About ten climbers were there and photos were happily taken, fresh snow hiding the bleak volcanic rock. It was then back round the rim to Gillman Point, and down the scree to the hut for lunch. By that time other climbers were coming in, including quite a few from Britain. So myself and our slightly tired leader had to be on our way to the next hut where we had rest day on the way up.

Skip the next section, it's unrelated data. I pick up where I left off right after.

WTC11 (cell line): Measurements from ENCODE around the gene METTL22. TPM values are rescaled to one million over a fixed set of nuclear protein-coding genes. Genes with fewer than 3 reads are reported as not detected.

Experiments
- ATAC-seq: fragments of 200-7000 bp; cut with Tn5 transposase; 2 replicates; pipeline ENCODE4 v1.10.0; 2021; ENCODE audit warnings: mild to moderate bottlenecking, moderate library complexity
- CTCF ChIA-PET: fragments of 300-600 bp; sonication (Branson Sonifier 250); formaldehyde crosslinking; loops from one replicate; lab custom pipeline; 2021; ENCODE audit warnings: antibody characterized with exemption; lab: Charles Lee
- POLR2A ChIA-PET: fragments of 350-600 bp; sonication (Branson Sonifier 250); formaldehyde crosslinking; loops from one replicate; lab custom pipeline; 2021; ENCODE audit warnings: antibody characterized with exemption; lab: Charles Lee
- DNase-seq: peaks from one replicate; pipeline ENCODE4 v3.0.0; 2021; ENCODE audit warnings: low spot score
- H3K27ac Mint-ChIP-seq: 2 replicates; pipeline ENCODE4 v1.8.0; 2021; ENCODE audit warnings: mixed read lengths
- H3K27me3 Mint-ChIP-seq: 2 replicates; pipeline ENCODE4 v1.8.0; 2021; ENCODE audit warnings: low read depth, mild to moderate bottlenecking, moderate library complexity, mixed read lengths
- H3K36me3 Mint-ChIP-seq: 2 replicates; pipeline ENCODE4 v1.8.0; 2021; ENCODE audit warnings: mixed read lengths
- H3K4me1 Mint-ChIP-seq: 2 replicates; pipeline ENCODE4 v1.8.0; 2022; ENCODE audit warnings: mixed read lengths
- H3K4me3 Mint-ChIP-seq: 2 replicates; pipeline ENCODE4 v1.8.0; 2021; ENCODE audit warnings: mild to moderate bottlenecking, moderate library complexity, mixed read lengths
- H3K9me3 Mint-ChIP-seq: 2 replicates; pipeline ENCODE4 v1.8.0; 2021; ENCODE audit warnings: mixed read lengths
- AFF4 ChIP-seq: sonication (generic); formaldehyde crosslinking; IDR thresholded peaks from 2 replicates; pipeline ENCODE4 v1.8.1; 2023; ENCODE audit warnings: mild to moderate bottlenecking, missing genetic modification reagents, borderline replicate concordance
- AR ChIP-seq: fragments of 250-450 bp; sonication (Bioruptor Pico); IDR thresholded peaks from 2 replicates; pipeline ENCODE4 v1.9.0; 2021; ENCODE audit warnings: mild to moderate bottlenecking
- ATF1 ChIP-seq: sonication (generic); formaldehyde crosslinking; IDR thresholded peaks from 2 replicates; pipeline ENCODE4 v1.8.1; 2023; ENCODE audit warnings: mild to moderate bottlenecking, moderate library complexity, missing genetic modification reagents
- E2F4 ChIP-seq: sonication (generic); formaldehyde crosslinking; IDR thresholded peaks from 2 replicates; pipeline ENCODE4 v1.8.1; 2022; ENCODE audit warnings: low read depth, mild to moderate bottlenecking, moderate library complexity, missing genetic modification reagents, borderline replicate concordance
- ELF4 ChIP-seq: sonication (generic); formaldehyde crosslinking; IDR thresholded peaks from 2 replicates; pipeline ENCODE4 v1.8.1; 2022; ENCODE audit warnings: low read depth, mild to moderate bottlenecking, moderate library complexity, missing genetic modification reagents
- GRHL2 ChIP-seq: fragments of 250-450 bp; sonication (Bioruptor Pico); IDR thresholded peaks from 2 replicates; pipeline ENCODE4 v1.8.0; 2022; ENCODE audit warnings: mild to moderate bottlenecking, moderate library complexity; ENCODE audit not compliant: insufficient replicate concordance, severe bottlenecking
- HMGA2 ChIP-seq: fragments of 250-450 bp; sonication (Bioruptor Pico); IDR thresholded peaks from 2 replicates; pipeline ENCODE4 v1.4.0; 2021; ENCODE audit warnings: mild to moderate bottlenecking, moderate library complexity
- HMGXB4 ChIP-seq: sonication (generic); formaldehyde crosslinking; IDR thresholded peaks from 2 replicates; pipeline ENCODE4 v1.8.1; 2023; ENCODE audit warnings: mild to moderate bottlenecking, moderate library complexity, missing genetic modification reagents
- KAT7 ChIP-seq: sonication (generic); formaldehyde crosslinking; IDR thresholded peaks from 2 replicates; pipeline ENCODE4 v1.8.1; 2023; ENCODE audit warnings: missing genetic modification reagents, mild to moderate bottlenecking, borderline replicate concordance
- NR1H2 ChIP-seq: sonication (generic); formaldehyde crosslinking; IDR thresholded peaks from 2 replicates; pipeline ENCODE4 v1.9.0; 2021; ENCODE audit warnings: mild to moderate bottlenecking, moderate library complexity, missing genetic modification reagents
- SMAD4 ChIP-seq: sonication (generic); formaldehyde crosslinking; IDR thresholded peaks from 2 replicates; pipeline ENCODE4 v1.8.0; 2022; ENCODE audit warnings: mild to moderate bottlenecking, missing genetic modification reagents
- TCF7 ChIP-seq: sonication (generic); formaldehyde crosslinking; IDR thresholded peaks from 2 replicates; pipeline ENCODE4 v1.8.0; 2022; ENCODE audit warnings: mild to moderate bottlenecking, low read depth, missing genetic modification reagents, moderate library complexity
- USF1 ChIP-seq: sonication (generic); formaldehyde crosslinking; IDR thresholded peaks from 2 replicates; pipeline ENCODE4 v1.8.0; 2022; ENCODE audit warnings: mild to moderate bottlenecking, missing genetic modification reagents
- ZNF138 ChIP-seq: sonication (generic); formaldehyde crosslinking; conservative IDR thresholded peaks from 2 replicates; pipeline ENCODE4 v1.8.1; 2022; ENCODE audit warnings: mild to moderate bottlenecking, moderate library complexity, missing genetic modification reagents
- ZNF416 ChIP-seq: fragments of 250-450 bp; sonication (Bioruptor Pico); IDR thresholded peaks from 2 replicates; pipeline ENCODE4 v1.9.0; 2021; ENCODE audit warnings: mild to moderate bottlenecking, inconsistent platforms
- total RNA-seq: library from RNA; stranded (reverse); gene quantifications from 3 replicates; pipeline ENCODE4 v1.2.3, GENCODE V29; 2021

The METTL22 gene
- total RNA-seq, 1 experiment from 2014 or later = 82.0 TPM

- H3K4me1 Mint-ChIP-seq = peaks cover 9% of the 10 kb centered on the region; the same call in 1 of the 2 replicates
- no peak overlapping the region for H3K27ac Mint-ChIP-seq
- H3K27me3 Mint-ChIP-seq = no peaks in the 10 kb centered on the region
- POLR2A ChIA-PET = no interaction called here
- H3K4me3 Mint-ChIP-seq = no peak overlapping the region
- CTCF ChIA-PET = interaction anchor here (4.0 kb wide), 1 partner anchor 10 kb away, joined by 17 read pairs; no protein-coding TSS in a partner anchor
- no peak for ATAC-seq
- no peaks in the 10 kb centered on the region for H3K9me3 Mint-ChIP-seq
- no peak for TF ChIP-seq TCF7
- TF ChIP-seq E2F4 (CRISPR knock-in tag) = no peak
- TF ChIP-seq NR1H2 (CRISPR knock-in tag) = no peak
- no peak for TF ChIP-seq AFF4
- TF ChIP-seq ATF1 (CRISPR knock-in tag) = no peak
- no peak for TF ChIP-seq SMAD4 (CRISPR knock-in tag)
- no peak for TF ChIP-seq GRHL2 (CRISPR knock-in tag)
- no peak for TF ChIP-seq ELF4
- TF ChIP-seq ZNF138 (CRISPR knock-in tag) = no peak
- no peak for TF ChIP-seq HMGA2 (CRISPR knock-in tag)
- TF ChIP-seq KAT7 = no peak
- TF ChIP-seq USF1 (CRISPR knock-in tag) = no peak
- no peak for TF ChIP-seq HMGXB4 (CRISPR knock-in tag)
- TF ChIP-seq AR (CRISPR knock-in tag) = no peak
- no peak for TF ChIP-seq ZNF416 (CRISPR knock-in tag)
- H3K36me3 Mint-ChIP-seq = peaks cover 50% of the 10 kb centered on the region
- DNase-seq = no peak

After spending our last night on the mountain it was the hike out to the park entrance, where we had a late lunch and bade farewell to our guide and hard working cook and porters. Our minivan took us to a most pleasant lodge near Arusha. On the last day of the trip we drove to Arusha for some shopping, and then to the Kenya border, where we changed vehicles and drivers again for the drive to Nairobi. At the Norfolk Hotel I enjoyed the pool while the other two got ready for departure that evening after the farewell dinner.